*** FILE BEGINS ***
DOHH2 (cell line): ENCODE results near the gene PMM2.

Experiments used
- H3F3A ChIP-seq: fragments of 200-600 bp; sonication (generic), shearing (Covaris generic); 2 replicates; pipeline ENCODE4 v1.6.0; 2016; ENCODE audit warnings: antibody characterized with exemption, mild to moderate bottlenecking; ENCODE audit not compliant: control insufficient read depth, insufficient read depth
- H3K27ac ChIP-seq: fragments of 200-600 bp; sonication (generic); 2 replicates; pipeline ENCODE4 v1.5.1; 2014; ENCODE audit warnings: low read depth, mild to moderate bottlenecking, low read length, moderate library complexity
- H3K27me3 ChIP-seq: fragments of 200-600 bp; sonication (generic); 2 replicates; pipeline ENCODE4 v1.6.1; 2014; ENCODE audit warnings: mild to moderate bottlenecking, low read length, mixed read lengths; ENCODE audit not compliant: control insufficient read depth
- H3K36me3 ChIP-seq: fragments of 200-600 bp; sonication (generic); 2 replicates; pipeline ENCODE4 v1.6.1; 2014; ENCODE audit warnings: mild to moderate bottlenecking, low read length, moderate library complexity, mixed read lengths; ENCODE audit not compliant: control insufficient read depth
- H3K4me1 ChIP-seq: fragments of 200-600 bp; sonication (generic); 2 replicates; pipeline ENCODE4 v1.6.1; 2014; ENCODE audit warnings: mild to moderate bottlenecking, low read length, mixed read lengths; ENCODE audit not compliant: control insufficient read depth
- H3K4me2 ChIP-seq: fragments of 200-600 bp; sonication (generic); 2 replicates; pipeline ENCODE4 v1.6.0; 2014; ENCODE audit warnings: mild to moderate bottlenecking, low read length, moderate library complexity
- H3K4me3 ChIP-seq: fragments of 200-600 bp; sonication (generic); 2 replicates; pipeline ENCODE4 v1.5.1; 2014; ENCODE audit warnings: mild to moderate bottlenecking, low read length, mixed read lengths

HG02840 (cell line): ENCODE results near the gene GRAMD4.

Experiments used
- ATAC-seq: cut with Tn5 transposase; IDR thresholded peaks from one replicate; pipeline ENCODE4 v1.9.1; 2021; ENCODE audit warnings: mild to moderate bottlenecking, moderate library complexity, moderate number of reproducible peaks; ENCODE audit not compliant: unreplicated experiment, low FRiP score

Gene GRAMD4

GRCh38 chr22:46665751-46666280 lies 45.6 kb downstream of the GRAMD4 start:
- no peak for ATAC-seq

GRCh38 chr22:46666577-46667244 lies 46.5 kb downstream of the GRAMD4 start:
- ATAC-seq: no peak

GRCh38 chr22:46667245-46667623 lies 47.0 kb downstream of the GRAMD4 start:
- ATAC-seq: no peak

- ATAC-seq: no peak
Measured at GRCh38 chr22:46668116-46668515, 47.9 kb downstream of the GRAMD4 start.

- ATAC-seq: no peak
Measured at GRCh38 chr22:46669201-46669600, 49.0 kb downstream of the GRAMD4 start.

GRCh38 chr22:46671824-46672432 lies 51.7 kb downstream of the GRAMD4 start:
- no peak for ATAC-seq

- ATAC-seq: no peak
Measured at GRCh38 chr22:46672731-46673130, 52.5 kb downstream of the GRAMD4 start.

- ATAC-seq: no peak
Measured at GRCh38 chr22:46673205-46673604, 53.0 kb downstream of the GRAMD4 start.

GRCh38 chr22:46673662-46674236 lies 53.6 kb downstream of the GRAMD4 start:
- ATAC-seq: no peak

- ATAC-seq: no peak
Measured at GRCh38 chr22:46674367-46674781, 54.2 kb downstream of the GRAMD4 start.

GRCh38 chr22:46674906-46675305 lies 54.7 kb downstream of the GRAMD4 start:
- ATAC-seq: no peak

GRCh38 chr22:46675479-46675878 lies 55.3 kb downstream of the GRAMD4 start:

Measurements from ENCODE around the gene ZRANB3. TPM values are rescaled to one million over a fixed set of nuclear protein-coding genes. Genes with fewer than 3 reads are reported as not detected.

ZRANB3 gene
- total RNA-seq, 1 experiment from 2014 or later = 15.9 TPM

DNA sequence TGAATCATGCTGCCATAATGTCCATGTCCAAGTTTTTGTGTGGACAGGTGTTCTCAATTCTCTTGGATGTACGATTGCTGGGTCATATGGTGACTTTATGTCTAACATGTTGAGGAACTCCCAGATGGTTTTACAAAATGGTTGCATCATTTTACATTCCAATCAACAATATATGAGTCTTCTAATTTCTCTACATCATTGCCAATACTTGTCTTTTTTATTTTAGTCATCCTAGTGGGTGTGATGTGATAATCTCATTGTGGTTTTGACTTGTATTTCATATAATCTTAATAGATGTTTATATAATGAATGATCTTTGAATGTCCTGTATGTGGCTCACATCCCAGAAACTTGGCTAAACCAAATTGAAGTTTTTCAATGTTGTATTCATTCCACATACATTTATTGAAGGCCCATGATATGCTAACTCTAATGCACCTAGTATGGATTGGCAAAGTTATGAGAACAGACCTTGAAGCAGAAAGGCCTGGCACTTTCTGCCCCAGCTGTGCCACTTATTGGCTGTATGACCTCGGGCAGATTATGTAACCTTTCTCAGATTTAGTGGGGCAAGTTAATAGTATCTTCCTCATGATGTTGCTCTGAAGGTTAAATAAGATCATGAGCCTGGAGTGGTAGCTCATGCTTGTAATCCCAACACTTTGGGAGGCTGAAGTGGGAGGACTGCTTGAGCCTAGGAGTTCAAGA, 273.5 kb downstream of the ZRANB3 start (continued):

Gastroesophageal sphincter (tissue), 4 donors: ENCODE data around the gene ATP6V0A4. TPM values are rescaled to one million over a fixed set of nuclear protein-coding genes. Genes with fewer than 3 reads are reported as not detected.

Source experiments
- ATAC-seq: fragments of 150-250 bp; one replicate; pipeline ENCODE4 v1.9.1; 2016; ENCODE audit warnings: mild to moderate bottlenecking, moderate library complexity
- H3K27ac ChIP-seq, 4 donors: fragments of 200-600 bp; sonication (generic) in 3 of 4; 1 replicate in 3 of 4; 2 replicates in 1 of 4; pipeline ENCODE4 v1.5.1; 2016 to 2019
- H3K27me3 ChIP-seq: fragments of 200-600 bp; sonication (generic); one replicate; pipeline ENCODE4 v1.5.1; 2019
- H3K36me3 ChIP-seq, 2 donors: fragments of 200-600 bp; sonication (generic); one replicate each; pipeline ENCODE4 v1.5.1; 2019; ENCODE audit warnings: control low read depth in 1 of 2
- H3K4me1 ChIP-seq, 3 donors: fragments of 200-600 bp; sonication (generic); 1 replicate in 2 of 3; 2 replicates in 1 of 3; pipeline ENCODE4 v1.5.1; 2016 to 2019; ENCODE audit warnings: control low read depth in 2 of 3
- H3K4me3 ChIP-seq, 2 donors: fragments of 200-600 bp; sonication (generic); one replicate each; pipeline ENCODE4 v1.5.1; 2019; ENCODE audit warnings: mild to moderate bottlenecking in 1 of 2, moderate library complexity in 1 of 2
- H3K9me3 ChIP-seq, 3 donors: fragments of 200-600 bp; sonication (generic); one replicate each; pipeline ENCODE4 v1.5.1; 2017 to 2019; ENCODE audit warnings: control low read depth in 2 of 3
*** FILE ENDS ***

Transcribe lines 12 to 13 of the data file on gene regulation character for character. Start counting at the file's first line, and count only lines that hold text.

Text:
- ATAC-seq: cut with Tn5 transposase; IDR thresholded peaks from one replicate; pipeline ENCODE4 v1.9.1; 2021; ENCODE audit warnings: mild to moderate bottlenecking, moderate library complexity, moderate number of reproducible peaks; ENCODE audit not compliant: unreplicated experiment, low FRiP score

Gene GRAMD4